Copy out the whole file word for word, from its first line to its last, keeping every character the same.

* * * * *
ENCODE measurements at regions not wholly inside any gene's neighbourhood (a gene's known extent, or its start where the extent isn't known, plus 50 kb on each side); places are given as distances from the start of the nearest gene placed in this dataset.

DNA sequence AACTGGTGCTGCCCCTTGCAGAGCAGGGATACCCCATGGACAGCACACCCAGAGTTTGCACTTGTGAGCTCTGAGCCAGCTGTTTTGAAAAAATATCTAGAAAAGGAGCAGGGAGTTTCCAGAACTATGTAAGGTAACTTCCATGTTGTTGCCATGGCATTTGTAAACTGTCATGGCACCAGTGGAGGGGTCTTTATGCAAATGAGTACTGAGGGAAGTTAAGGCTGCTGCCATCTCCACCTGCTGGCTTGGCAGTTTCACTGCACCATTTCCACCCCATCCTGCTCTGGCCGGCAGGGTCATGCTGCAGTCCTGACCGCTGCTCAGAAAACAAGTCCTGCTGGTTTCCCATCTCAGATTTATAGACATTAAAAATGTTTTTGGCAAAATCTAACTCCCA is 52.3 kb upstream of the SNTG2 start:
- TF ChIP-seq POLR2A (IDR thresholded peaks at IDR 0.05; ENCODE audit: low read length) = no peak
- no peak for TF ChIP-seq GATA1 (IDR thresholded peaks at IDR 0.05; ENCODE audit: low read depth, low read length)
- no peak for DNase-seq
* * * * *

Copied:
ENCODE measurements at regions not wholly inside any gene's neighbourhood (a gene's known extent, or its start where the extent isn't known, plus 50 kb on each side); places are given as distances from the start of the nearest gene placed in this dataset.

DNA sequence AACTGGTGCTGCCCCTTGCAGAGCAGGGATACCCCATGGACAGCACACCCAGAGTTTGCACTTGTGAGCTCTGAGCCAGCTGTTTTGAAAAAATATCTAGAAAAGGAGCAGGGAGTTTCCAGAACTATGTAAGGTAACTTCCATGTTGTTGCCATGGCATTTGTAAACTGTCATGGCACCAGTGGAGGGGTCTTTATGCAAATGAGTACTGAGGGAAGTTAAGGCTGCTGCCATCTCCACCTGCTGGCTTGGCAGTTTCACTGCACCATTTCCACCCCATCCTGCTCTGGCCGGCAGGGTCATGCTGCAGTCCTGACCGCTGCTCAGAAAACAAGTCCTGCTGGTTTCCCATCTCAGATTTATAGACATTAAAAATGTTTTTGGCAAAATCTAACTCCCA is 52.3 kb upstream of the SNTG2 start:
- TF ChIP-seq POLR2A (IDR thresholded peaks at IDR 0.05; ENCODE audit: low read length) = no peak
- no peak for TF ChIP-seq GATA1 (IDR thresholded peaks at IDR 0.05; ENCODE audit: low read depth, low read length)
- no peak for DNase-seq